Moscow, 1953: the Soviet Union’s Internal Affairs Ministry – overseeing the secret police, intelligence and more – rounds up the latest victims of Joseph Stalin’s period of political repression known as the Great Purge. The Soviet dictator’s cronies knock down doors and send his political enemies to their deaths.

Across town, a performance of a Mozart piano concerto wraps up, and is immediately restaged. Stalin himself has listened to the concert on radio and has demanded it be re-performed for a recording, on pain of death for all involved. The conductor collapses under the pressure, and another is hastily brought in, in his pajamas.

This is film director Armando Iannucci’s embroidered take on Soviet history, but the heart of the story is true.

“This is all true” is, in fact, a phrase that Scottish-born Iannucci uses repeatedly when we meet in Melbourne to talk about The Death of Stalin, his new film about the final days of the dictator’s terrible reign and the frantic Machiavellian power struggle that followed his death. It’s a comedy, of course. And the reiteration of “this is all true” is necessary.

It’s estimated more than 500,000 people were killed during the Great Purge last century. It might not sound like a laugh-a-minute topic, but Iannucci is the master of political satire: the darker the subject the better.

He’s the creator and director of the BBC series The Thick of It, that show’s filmic successor In the Loop, and HBO’s Veep, all of which show his instinctive understanding of politics and government, and the absurdity that goes along with it. He’s got a knack for getting so far into the headspace of politicians and their spin doctors that his plots have come true a startling number of times. Even our esteemed leaders have been caught with his material, seemingly not realising it’s comedy.

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“I had to stop,” he says. “I was giving them too many ideas.”

Ideas are Iannucci’s forte, and a conversation with him is impossible to steer as he bounces between anecdotes and observations,

He’s stopped satirising British and American politics for now, but Death of Stalin includes at least two real British and American comedy legends, Michael Palin and Steve Buscemi, who play politicians suddenly free of their dictator. What ensues is the same scramble of self-serving careerism and chaotic idiocy seen in Iannucci’s other political comedies. But this time it’s heightened. The spectre of death lurks after every misspoken statement, every misstep. The bodies stack up.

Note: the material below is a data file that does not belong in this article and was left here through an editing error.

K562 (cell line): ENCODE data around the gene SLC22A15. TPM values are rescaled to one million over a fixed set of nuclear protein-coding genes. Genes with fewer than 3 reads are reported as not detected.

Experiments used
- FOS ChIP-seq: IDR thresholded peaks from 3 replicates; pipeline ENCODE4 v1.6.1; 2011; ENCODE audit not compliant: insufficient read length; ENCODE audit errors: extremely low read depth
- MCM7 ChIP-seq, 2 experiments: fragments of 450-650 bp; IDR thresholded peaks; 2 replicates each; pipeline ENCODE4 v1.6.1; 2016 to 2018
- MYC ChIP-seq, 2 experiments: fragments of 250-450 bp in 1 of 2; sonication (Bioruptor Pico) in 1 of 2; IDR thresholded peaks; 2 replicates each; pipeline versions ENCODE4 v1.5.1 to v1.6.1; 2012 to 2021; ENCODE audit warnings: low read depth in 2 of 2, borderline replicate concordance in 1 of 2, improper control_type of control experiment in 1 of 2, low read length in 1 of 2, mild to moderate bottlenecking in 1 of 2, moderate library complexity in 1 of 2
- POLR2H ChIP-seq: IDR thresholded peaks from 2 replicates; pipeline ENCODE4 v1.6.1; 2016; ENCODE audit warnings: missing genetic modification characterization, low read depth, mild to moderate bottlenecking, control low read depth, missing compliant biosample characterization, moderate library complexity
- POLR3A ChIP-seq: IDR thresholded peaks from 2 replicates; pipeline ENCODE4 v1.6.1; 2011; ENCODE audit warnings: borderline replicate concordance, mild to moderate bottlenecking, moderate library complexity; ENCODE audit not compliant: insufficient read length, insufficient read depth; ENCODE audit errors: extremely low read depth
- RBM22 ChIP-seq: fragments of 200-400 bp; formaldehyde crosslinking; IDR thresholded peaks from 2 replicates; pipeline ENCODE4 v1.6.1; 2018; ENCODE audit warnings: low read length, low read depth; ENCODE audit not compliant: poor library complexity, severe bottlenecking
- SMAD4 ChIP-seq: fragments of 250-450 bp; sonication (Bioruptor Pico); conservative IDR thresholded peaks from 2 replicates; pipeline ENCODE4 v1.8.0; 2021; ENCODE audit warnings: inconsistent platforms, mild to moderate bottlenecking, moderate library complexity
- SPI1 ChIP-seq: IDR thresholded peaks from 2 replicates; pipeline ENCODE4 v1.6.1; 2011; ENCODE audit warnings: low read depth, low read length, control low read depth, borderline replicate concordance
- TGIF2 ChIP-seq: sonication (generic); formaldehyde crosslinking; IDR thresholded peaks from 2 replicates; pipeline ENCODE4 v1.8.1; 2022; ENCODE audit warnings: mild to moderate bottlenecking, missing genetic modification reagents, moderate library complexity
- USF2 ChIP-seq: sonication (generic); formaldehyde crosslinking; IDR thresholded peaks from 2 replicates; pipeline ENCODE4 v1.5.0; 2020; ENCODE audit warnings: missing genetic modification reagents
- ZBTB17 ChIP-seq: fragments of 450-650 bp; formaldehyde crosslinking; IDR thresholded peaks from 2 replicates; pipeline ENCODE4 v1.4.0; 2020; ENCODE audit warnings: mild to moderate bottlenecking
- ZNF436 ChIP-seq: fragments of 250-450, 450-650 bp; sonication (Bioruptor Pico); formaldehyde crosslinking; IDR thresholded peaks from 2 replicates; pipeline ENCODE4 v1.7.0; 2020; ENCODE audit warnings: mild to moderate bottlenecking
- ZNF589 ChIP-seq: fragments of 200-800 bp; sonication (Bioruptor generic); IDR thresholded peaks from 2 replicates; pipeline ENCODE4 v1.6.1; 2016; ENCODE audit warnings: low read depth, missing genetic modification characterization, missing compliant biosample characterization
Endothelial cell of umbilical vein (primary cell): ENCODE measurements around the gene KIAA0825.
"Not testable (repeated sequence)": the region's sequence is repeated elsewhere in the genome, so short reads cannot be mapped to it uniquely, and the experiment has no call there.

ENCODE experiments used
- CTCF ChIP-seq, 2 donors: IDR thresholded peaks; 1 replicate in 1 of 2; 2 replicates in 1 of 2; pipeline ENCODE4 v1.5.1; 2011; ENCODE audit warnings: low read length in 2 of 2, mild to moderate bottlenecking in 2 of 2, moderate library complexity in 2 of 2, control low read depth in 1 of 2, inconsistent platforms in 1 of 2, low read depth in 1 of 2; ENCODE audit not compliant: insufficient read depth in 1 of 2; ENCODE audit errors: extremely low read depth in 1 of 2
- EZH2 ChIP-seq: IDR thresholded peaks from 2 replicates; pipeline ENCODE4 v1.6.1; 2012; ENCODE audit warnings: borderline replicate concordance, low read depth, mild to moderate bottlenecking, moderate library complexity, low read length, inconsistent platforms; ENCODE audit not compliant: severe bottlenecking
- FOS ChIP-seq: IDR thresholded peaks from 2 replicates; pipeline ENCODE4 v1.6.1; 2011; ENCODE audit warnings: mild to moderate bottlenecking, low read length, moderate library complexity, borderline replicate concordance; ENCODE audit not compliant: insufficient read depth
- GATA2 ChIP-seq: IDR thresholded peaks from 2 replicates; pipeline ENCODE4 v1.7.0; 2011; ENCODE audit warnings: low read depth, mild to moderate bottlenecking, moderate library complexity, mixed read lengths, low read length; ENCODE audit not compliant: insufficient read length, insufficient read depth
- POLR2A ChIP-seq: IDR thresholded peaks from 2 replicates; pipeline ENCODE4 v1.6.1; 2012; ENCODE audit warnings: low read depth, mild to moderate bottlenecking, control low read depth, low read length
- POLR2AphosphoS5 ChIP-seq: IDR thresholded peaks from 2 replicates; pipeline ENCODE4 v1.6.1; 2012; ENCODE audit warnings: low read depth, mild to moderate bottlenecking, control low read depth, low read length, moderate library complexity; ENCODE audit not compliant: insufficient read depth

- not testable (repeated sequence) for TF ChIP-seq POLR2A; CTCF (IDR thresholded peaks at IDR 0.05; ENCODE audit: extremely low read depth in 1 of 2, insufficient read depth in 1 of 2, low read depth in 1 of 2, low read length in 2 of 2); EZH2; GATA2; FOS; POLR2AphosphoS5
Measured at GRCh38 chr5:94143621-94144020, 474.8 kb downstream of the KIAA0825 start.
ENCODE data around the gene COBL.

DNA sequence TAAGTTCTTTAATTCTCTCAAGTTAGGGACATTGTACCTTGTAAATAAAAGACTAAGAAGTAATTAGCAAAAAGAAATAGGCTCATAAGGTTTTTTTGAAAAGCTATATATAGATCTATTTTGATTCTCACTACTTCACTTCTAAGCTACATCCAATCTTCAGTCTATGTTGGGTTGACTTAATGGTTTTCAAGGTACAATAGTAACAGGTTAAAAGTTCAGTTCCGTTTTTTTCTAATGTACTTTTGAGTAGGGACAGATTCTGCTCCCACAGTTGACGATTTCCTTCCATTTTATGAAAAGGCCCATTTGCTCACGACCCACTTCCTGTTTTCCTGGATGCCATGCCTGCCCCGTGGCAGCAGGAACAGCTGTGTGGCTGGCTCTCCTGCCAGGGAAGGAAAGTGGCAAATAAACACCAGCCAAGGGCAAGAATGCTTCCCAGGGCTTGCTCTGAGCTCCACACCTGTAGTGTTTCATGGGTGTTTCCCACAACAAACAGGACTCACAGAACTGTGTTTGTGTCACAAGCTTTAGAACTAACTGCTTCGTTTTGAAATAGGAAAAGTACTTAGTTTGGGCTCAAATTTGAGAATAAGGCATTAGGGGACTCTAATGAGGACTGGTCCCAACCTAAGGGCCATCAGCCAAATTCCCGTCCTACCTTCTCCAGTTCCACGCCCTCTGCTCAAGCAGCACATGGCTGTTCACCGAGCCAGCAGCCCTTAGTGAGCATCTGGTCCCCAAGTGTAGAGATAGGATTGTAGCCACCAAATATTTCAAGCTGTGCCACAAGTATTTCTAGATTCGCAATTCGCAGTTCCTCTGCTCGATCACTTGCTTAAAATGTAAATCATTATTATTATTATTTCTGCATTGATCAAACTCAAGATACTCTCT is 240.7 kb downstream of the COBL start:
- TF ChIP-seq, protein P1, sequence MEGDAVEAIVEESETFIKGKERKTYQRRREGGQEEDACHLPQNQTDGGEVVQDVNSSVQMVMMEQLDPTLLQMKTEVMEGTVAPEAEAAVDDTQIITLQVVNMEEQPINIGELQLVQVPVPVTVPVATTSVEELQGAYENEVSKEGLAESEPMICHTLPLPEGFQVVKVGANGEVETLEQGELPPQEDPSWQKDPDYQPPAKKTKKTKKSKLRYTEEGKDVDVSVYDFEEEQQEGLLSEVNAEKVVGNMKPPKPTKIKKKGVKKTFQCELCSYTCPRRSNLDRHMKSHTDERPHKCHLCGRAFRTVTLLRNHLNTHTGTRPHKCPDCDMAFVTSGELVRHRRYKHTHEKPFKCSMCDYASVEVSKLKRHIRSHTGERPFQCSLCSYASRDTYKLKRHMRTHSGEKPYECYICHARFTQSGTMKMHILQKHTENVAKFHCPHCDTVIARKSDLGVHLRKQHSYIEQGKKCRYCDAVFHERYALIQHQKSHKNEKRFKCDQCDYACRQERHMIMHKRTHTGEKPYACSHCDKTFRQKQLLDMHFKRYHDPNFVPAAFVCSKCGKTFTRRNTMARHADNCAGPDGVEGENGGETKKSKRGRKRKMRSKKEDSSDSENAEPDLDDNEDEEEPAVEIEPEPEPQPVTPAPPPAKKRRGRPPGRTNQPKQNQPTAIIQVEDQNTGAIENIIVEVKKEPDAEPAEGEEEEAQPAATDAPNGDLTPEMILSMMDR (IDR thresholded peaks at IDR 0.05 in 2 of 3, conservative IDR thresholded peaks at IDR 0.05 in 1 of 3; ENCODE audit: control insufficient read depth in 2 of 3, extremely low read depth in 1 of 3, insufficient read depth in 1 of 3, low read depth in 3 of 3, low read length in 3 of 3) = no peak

“It’s almost like a mafia movie,” says Iannucci. “If someone puts a foot wrong, they’re going down. So everyone’s scared of doing anything at all.

“I was fascinated by ideology and terror dominated by a cult of personality. And also the absurdity of trying to define for other people what the truth is.”

In the current fake-news climate, Stalin’s ever-shifting notion of truth is more relevant than ever.

“We’re getting that now in the UK,” he says. “In the rightwing papers, if you oppose Brexit, you’re a traitor. You’re against British interests. In the liberal papers, if you’re for Brexit, you’re a racist. There’s no halfway anymore. It’s all absolutes. And politicians spend so much time trying not to say things,” he says.

Politics junkies love nothing more than political schadenfreude, and laughing at our leaders is a national sport. Why do we hate them?

“We don’t like our politicians to be polished. Then someone like Jeremy Corbyn comes along, and he’s a bit shambolic, and we don’t like that either. I don’t know what we like,” he shrugs. “You can’t win.”

So instead, we get politicians regurgitating talking points, slick and dull. Comedy is the ideal platform to highlight the clash between that outward attempt to project a calm, controlled image, and the backstabbing going on behind the scenes.

The sight of the most powerful men in the Soviet Union discovering Stalin in a puddle of his own urine, and trying to move his corpse without getting piss on their suits, is the funniest scene in the film.

No matter how grim the situation, there’s nothing that can’t be made funnier by adding in some suffering and uncomfortable politicians.

The Death of Stalin is out in cinemas nationally. Watch the trailer.